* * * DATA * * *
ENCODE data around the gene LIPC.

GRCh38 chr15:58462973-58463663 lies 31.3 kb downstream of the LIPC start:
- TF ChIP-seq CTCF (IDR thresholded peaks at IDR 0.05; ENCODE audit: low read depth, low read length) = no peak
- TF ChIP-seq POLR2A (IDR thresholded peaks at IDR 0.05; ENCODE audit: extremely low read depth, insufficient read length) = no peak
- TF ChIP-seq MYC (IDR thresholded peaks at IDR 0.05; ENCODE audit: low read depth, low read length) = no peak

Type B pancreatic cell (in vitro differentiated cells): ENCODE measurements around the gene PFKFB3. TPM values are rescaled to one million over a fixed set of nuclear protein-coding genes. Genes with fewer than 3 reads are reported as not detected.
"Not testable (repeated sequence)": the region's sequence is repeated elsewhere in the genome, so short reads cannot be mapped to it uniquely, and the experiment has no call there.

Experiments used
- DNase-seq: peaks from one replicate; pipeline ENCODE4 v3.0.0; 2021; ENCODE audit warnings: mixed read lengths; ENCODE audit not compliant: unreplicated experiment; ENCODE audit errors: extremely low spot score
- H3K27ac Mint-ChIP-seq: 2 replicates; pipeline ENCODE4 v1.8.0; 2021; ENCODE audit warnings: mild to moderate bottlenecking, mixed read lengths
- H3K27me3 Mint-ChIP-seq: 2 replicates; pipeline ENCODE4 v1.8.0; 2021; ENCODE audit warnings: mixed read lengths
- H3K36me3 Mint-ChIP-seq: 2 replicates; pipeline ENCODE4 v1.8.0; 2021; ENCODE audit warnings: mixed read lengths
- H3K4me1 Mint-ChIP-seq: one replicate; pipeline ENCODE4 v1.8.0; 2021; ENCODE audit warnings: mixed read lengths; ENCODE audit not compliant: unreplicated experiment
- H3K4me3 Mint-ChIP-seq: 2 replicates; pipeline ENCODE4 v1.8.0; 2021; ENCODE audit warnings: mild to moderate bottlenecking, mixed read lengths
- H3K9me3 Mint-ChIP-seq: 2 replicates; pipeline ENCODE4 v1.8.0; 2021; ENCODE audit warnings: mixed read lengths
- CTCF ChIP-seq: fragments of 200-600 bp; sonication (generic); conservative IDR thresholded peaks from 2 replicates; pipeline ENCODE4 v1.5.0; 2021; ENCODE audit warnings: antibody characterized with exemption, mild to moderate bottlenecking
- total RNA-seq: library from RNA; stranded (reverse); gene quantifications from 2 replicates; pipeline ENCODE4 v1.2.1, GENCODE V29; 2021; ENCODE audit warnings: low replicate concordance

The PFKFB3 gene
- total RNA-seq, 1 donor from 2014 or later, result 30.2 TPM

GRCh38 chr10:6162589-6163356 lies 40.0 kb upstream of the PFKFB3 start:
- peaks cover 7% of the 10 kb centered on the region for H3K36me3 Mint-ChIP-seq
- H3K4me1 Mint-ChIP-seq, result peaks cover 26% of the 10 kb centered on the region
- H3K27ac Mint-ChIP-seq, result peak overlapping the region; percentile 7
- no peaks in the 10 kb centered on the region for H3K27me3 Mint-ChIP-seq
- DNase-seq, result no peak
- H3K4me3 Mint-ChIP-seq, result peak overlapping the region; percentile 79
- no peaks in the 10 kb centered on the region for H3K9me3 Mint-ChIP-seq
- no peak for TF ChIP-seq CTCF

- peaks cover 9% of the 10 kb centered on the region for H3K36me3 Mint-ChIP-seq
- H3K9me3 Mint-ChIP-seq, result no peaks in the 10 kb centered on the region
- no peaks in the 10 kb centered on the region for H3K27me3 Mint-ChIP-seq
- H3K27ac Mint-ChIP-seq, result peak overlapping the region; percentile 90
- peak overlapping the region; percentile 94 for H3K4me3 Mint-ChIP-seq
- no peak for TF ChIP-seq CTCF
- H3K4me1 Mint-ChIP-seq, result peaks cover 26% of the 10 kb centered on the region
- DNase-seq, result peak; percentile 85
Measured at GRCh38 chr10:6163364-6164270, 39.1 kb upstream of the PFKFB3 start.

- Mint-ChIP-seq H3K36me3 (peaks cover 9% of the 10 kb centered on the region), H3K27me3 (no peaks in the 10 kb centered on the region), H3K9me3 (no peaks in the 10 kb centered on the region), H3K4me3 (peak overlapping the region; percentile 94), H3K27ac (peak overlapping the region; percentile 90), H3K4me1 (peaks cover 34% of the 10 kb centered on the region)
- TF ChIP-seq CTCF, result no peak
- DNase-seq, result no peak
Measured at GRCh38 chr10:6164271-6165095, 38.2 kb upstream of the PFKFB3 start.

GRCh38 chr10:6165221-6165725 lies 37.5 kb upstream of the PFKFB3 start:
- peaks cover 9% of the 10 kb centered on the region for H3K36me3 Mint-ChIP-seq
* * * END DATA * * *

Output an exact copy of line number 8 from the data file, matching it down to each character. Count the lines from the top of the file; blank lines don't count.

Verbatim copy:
Experiments used